From Gross Toy to Great Toy: How We Refinished This Thrifted Wooden Shield

Great Toy: Wooden Shield

Great Toy: Wooden Shield

Some things you just cannot pass by, such as a great toy hiding underneath a gross one.

On a recent trip to Goodwill, my kid showed me this wooden shield. It was finely crafted, made from a solid piece of wood with sturdy straps on the back, but man, it was a mess. It looked as if it had been given to a kid to paint, and then that kid had painted one hundred thousand layers of muddy paint on it. I am all about process-oriented art, my friends, but when it’s done on a great toy, an heirloom quality wooden one that some other kid would be absolutely thrilled to have?

Great Toy: Wooden Shield

It bummed me out to look at it.

So even though the kid is probably a wee bit too old for it, I told her we could buy it. At a buck, the price was for sure right, but also, I knew that very few people were going to look at that gross toy in that Goodwill and see what I saw: a great toy that just needed some sweat equity and some TLC.

Step one: sand that baby down! I made the kid do some of the sanding with our trusty palm sander, but I took over when she got tired of it, because it was a big, tedious job. Friends, there were a LOT of layers of paint on that shield!

Great Toy: Wooden Shield

Hiding way, way, at the bottom was also a printed outline of a two-headed dragon, probably what the child was intended to color. My older kid would have loooooooved to color a shield with a two-headed dragon on it, but alas, this dragon had one hundred thousand layers of muddy paint on it, so it got sanded down with all the rest.

To do a really bang-up job, you could use sandpaper with progressively finer grit after you’d sanded all of that paint off, and end up with a shield face that was as smooth as butter. I didn’t bother going too smooth, though, because I knew that the techniques we were going to use to refinish the shield wouldn’t require it.

Step two: base coat. If it had been up to me, I would have painted a nice design on top of the bare wood, then sealed everything, leaving some natural wood to show and be pretty. This is my kid’s shield, however, and she likes things to shine; she spray painted a base coat of gold on top of the bare wood.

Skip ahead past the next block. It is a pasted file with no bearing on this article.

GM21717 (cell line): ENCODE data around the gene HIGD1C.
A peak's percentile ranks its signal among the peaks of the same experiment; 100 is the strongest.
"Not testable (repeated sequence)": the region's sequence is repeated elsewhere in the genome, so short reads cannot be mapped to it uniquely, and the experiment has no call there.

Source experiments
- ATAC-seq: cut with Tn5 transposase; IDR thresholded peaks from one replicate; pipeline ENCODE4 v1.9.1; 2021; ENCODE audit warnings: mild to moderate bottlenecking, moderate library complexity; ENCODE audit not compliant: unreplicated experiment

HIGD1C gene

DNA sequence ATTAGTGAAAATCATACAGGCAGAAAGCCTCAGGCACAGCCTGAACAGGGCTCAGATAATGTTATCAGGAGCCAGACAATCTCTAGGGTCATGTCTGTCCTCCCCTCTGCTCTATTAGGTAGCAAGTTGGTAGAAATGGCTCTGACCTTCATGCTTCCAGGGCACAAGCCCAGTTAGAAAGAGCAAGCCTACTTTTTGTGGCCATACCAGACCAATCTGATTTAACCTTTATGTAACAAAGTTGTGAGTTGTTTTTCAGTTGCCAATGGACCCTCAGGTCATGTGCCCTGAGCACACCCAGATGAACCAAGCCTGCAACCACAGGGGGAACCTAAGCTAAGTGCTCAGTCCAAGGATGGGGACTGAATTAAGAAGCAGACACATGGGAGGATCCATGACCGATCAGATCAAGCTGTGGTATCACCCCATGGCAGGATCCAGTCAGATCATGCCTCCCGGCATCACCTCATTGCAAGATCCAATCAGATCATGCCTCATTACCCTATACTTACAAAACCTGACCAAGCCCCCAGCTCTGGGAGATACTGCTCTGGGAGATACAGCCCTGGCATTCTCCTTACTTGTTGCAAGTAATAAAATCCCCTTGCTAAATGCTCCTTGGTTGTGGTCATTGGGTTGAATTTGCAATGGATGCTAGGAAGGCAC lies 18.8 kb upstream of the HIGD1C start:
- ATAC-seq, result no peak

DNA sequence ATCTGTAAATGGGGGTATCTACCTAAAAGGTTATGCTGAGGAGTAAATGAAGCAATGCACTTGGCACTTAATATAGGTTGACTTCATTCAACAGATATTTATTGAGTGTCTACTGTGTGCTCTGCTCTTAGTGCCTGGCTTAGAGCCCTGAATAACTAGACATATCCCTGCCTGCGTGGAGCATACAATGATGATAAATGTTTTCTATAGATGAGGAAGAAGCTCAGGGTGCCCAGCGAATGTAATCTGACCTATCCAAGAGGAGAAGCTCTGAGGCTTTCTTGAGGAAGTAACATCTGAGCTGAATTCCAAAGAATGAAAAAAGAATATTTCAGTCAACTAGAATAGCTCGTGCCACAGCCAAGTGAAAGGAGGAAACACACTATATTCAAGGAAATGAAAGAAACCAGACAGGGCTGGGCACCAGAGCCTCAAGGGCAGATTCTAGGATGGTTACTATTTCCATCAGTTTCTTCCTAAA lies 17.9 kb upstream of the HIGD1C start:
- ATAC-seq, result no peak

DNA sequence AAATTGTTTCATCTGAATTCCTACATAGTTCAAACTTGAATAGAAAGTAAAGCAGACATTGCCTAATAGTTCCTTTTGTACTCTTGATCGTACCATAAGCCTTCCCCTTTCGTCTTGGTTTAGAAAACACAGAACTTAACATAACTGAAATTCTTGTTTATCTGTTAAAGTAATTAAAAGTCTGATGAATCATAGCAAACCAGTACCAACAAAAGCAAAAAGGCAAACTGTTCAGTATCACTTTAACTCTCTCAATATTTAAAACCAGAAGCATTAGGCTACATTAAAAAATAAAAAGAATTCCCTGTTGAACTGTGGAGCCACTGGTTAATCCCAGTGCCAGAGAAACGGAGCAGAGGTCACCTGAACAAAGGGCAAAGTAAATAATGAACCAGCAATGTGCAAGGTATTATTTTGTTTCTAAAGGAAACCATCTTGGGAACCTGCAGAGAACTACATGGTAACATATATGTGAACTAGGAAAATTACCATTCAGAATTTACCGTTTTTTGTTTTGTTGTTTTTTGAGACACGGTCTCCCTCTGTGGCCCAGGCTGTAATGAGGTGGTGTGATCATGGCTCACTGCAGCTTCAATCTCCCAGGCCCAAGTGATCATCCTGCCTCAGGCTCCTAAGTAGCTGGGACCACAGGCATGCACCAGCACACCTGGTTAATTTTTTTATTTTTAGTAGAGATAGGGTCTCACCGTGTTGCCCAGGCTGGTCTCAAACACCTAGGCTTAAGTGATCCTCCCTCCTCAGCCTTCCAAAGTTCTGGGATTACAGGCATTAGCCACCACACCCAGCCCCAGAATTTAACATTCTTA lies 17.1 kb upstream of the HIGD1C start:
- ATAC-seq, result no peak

Step three: draw a design. My kid worked on this for a while, because first she drew a bird, then decided that she didn’t like it, so erased the entire thing and drew a unicorn. I had her draw her design in pencil so that she could erase it, but if that didn’t work, it wouldn’t have been a big deal to lightly sand the shield, repaint the base coat, and go again.

Great Toy: Wooden Shield

After she was happy with the penciled design, she went over the pencil with black Sharpie to give her a better outline to color in.

Step four: paint the design. I gave my kid our nice artist’s acrylics to use when she painted in all the colors on her unicorn. Craft acrylics are a good substitute, but artist’s acrylics are thicker, and I think they’re better for details and smaller projects.

Great Toy: Wooden Shield

After she’d finished painting, she went back over the Sharpie lines, to cover any paint that had gotten out of the lines. The finished result looks neat and tidy.

Step five: seal the shield. This step isn’t completely necessary, but the shield will last longer and hold up better to hard play if you do. I didn’t want any of my kid’s beautiful unicorn to chip off, so I sealed it with a clear sealant.

My kid and I are very pleased with the finished product–it’s a great toy now, and is one hundred percent worth the buck that I paid for it. The wooden shield looks a million times better, will hold up for all kinds of pretend play and dress-up, and it’s so lovely now, decorated with my kid’s artwork, that I can certainly see it being a keepsake for her after she’s grown.

I mean, come one–she painted a unicorn on it. Can you get any more ten-year-old girl than that?

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